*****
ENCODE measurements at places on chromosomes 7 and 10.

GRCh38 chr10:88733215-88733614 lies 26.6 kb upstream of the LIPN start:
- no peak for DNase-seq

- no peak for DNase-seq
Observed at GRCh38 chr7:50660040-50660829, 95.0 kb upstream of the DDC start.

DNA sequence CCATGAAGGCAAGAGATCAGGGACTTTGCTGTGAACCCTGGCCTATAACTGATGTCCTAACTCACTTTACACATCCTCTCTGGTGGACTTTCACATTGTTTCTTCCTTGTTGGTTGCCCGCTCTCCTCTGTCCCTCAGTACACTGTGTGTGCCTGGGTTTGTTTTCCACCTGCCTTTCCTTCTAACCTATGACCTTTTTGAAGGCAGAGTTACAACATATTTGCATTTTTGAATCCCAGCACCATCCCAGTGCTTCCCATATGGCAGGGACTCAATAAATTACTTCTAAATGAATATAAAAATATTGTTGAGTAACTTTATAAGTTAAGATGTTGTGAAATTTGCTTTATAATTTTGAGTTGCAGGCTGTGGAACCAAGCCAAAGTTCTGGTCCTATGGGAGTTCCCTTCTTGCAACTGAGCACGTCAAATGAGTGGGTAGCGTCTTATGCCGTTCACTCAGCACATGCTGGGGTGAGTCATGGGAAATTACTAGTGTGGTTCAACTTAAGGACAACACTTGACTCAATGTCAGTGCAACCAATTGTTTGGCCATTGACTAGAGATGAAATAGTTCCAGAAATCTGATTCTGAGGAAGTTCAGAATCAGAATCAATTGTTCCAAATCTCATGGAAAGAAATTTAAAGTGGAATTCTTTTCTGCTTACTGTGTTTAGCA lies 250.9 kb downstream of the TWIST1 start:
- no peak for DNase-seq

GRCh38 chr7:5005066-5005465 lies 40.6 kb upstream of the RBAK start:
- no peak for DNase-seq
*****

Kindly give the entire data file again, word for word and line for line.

ENCODE measurements at places on chromosomes 7 and 10.

GRCh38 chr10:88733215-88733614 lies 26.6 kb upstream of the LIPN start:
- no peak for DNase-seq

- no peak for DNase-seq
Observed at GRCh38 chr7:50660040-50660829, 95.0 kb upstream of the DDC start.

DNA sequence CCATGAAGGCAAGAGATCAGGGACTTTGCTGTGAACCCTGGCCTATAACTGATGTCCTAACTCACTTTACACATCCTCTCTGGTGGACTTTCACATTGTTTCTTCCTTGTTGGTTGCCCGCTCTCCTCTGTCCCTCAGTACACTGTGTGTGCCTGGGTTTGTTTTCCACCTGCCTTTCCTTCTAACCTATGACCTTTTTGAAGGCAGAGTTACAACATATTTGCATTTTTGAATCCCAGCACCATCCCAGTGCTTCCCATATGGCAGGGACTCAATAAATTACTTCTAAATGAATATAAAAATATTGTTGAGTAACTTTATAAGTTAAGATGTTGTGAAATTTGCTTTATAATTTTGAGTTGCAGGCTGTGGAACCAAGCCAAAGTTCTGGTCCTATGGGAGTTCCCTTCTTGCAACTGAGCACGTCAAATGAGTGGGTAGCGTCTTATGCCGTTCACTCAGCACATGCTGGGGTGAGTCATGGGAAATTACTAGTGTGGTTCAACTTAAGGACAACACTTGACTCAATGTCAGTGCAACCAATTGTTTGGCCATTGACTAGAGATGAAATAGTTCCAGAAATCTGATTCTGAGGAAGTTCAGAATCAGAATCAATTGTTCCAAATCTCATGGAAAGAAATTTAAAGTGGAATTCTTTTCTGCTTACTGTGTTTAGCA lies 250.9 kb downstream of the TWIST1 start:
- no peak for DNase-seq

GRCh38 chr7:5005066-5005465 lies 40.6 kb upstream of the RBAK start:
- no peak for DNase-seq